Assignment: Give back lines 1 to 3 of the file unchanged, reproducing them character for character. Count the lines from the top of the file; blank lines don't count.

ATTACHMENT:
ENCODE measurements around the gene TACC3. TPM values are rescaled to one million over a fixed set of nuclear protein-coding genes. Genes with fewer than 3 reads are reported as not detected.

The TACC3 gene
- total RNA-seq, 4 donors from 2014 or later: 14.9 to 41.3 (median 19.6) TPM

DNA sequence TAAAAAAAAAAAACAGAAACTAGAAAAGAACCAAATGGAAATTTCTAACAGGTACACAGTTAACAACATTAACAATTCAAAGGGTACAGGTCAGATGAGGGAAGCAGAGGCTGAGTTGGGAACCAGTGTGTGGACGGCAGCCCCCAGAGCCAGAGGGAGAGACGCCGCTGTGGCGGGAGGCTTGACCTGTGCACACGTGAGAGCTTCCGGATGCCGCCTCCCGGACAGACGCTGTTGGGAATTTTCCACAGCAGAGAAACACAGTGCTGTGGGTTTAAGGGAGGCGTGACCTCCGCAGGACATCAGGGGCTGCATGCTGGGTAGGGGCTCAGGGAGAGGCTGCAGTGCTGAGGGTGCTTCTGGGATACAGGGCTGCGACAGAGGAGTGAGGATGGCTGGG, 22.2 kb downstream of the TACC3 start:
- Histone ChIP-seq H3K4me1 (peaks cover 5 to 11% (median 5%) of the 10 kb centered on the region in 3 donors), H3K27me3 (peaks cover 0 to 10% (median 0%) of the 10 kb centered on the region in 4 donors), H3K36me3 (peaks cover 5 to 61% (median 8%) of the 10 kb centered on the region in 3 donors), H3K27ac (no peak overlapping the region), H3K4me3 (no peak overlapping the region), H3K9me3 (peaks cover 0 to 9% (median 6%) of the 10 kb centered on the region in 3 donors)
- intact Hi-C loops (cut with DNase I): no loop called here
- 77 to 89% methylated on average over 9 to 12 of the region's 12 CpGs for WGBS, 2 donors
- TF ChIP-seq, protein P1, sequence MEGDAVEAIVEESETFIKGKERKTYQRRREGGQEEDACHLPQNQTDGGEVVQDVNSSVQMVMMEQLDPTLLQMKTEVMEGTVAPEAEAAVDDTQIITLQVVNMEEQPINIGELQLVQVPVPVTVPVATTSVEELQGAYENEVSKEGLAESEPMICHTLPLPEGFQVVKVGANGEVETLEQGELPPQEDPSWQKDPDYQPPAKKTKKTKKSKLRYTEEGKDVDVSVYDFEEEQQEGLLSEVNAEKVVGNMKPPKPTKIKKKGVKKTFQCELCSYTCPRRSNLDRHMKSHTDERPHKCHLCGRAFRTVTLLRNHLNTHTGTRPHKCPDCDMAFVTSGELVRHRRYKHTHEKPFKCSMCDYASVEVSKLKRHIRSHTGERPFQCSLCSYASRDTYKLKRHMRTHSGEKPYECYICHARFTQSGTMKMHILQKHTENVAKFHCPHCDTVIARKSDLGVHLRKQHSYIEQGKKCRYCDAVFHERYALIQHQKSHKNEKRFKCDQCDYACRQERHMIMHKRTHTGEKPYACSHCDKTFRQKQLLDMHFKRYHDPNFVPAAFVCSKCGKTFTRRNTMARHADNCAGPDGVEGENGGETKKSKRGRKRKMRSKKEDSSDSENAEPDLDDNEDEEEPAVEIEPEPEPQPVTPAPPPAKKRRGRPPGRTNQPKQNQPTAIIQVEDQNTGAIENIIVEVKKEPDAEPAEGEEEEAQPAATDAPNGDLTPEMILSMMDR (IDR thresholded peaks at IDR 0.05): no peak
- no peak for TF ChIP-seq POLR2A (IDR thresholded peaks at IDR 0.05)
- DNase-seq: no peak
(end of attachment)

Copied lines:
ENCODE measurements around the gene TACC3. TPM values are rescaled to one million over a fixed set of nuclear protein-coding genes. Genes with fewer than 3 reads are reported as not detected.

The TACC3 gene
- total RNA-seq, 4 donors from 2014 or later: 14.9 to 41.3 (median 19.6) TPM